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Publications & Documents
We are looking for new and interesting thinking on how policy options in the areas of competition, corporate governance, capital markets and financial services, international investment and foreign bribery can have an impact on our well-being as defined by the OECD's Better Life Initiative.
This multi-stakeholder forum provides the opportunity to review and discuss implementation of the OECD Due Diligence Guidance and the ICGLR Regional Certification Mechanism. Issues pertinent to the tin, tantalum and tungsten (3Ts) and gold supply chains.
All about numbers – who spends what, where? See our latest data in a range of easy to view formats from high level overviews to country and sector specific data. You can also download a wide range of data (xls) and link through to our databases and aid statistics websites of major donors.
This page contains all information relating to implementation of the OECD Anti-Bribery Convention in Sweden.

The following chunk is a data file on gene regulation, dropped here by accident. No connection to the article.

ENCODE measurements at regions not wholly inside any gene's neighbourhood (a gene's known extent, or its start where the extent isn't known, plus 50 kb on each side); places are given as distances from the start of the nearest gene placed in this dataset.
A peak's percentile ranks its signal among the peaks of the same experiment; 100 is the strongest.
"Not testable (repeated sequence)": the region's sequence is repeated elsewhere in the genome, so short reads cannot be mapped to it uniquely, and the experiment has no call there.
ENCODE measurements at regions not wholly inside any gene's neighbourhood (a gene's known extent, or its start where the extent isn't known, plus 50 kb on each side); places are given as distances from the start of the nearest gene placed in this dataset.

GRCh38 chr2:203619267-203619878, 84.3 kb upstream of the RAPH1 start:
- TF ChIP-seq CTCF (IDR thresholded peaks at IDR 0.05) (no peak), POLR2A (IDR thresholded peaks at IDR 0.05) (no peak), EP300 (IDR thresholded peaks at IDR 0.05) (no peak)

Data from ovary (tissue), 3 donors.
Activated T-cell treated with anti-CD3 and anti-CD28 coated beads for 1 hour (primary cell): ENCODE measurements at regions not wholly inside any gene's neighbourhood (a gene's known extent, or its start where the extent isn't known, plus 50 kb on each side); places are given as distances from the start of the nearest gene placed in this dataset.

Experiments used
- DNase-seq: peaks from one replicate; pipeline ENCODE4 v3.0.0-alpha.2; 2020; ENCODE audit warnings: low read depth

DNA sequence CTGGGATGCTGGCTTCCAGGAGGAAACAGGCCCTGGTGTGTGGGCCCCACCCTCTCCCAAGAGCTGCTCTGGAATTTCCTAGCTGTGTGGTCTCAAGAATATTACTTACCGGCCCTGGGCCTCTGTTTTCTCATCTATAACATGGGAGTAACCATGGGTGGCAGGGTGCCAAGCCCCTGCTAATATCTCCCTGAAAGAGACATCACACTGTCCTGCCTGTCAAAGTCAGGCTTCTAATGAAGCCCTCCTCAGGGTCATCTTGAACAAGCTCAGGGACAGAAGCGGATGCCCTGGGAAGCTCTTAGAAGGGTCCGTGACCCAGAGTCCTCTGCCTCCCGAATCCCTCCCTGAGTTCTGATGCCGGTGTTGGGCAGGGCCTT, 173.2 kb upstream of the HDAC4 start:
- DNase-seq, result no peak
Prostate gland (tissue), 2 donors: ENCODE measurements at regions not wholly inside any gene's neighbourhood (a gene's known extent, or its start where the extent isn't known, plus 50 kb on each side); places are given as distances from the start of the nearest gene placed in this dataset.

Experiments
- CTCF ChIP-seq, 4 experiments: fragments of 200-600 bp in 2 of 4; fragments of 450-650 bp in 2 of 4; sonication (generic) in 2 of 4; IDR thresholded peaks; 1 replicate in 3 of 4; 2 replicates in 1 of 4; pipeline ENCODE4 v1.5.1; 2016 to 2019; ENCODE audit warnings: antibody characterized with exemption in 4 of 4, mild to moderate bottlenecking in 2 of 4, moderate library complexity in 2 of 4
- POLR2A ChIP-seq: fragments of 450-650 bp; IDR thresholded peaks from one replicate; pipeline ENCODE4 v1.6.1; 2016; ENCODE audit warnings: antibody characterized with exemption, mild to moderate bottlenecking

This self-assessment report looks at South Africa's investment regime in the light of the OECD Codes of Liberalisation and the principle of National Treatment.
The Code of Liberalisation of Capital Movements and the Code of Liberalisation of Current Invisible Operations constitute legally binding rules, stipulating progressive, non-discriminatory liberalisation of capital movements, the right of establishment and current invisible transactions (mostly services). All non-conforming measures must be listed in country reservations against the Codes.
South African concessional finance for development reached USD 149 million in 2013, compared to USD 189 million in 2012 (OECD estimates). Measured in South African rand, its development co‑operation actually increased between 2012 and 2013; the decrease in USD is related to exchange rate fluctuations.
In 2013, Qatar’s development co‑operation amounted to USD 486 million in 2012, compared to USD 684 million in 2011 (OECD estimates). Qatar channelled 1% of its development co-operation through multilateral institutions.
Mexico published figures on its development co-operation programme for the first time in 2014. According to these figures, Mexico’s concessional finance for development reached USD 277 million in 2012, up from USD 269 million in 2011.
In 2012, Indonesia’s development co-operation amounted to an estimated USD 19 million, compared to USD 7 million in 2011 (OECD estimates). USD 16 million (86%) was channelled through multilateral organisations.